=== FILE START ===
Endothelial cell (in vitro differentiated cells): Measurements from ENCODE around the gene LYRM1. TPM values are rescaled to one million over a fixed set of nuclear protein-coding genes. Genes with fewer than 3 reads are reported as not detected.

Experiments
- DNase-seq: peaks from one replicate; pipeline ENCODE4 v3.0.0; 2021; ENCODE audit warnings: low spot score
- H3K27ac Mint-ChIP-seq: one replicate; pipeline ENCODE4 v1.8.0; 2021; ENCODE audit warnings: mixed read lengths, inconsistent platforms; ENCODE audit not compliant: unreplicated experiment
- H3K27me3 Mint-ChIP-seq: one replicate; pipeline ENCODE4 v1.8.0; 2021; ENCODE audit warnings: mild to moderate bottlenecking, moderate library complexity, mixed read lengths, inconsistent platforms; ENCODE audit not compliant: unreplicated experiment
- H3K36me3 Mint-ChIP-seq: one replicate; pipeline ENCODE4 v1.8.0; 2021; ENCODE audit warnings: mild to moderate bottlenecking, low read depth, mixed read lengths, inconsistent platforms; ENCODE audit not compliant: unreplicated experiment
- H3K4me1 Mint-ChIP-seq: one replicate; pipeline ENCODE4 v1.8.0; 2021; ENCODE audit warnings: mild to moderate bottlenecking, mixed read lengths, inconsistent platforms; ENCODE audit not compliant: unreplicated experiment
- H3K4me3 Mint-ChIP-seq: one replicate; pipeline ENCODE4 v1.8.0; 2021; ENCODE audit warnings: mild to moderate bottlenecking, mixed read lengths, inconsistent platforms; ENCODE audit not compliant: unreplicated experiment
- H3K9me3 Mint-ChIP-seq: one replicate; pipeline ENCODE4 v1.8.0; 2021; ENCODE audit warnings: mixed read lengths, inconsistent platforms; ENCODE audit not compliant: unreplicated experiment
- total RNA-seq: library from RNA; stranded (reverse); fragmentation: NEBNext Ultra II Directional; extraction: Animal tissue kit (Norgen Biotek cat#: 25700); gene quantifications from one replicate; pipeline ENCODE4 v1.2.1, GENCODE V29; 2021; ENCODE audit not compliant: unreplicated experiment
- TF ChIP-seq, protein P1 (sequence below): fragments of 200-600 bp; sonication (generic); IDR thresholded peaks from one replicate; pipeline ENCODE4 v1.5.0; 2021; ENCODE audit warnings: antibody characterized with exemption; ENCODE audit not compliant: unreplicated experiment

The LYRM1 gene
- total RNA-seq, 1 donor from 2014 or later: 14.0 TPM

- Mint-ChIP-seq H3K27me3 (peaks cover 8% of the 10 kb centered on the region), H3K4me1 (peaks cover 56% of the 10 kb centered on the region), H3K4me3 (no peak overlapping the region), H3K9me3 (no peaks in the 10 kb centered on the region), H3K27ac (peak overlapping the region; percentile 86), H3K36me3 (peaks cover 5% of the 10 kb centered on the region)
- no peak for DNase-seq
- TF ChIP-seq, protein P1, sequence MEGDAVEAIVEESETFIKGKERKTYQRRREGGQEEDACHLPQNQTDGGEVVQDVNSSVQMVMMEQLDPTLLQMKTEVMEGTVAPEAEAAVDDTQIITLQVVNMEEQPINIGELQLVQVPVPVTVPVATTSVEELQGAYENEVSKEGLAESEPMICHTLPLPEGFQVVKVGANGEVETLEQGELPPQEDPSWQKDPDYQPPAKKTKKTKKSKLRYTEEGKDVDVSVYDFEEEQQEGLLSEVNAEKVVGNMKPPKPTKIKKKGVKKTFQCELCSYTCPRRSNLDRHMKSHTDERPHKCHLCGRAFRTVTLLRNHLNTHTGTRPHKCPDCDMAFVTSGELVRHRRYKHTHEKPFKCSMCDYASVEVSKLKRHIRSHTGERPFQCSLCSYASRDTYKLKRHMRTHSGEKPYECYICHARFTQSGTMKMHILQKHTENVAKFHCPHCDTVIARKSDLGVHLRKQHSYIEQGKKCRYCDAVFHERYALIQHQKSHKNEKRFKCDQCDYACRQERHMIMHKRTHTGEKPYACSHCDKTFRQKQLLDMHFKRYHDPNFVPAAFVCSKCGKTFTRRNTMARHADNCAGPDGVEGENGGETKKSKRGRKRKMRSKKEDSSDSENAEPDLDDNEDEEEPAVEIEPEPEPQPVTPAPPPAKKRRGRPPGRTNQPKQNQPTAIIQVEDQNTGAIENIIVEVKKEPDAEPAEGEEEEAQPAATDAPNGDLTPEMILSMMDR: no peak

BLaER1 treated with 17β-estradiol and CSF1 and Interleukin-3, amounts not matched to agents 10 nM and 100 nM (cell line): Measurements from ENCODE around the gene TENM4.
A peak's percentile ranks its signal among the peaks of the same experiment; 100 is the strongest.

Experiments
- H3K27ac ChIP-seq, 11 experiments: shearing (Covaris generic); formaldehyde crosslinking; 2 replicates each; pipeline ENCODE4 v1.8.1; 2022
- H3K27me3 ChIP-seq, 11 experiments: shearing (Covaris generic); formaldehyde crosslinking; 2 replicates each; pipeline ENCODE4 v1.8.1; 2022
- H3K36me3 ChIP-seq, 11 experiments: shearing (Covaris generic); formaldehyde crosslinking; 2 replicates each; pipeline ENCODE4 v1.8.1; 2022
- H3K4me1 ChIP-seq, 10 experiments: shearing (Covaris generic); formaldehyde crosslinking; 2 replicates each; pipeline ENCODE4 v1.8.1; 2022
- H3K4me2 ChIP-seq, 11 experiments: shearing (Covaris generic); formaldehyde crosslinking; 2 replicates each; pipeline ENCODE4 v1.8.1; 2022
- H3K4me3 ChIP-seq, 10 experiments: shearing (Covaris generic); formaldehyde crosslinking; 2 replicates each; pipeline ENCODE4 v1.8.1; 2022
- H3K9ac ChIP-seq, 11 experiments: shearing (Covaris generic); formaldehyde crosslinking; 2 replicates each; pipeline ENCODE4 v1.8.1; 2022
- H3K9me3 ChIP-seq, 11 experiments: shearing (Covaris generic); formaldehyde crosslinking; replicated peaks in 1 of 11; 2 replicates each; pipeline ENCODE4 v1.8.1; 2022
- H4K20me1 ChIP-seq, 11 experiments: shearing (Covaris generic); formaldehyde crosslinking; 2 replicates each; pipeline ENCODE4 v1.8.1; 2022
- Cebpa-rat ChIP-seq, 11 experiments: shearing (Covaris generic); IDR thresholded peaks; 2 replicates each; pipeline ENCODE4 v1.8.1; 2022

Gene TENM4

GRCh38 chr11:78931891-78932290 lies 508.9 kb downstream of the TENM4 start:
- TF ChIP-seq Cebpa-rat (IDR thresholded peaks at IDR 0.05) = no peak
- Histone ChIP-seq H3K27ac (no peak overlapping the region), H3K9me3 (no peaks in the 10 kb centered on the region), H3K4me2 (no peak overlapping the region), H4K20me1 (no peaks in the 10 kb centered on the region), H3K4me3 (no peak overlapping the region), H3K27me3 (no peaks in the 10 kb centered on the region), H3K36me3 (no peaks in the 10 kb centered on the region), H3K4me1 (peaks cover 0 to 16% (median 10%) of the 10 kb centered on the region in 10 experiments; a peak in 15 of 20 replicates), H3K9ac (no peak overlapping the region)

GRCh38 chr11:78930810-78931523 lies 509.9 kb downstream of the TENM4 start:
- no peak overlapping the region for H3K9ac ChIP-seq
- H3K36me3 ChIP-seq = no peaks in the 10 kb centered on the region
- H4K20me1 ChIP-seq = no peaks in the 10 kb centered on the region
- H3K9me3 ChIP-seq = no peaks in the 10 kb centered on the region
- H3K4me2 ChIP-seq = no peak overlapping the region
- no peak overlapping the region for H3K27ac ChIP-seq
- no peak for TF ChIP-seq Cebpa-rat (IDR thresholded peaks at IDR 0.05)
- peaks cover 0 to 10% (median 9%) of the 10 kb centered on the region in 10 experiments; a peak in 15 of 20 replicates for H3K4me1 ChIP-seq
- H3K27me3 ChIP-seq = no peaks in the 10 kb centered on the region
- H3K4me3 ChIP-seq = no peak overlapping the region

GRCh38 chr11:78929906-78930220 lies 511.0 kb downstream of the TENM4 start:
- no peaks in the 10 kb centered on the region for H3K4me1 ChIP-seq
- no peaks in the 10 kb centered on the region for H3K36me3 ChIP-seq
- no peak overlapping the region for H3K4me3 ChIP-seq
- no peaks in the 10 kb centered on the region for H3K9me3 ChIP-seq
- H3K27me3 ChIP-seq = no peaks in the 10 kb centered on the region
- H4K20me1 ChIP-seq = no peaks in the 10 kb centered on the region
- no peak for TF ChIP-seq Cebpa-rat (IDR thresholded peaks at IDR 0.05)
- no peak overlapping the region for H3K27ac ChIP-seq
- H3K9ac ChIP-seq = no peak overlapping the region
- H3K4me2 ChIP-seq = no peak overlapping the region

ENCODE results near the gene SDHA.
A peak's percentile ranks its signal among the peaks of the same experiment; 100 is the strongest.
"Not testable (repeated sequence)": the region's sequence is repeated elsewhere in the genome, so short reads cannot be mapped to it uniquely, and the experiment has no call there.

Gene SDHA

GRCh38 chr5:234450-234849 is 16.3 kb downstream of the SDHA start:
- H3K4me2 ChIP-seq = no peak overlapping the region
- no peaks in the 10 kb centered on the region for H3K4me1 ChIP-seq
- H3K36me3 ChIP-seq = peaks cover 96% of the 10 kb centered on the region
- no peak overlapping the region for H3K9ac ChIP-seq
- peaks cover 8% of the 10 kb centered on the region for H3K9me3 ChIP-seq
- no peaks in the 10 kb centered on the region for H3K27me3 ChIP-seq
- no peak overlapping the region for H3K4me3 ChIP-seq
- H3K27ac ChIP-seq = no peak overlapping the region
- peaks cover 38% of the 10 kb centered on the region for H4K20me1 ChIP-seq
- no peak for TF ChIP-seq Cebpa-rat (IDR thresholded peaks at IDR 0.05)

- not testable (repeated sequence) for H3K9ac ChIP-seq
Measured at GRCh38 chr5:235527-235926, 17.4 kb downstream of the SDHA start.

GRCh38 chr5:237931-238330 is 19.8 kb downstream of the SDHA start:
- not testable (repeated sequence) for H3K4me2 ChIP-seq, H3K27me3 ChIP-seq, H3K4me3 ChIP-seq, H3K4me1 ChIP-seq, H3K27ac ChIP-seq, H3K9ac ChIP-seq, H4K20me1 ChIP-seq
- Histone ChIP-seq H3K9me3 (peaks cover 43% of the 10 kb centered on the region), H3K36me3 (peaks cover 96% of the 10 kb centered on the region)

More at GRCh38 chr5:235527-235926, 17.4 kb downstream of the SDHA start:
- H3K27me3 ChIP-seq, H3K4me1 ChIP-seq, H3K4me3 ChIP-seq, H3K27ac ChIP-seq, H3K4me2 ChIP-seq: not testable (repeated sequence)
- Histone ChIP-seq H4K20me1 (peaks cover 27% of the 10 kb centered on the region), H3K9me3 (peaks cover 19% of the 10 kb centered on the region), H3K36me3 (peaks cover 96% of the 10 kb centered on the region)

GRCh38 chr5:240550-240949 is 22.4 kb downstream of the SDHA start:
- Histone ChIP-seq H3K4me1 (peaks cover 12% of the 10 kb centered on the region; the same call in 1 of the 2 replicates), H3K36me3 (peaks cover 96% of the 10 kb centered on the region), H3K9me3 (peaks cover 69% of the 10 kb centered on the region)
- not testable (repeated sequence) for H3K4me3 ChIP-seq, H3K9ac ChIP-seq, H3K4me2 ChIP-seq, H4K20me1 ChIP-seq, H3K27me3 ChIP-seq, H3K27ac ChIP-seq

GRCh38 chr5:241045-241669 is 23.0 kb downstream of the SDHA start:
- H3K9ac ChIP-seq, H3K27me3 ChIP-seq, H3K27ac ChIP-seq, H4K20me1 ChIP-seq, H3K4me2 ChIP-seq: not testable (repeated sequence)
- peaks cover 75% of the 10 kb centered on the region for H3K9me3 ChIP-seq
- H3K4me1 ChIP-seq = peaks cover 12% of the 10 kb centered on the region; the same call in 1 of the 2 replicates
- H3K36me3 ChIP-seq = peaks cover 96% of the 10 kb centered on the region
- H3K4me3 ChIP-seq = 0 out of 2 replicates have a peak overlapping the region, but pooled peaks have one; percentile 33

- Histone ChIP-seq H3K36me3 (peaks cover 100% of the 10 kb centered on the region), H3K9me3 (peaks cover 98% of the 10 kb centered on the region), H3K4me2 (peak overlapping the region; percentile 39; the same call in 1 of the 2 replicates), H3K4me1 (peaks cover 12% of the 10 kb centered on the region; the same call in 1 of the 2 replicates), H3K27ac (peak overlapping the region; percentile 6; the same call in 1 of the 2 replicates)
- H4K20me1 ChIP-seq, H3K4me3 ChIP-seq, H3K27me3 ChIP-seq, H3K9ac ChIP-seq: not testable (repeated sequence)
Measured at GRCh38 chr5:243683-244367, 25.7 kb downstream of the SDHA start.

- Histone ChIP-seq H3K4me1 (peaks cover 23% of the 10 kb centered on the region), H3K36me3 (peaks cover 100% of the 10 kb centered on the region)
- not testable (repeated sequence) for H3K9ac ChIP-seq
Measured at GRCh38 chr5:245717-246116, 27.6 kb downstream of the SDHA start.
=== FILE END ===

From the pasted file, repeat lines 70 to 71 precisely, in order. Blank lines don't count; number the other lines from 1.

- no peak for TF ChIP-seq Cebpa-rat (IDR thresholded peaks at IDR 0.05)

- not testable (repeated sequence) for H3K9ac ChIP-seq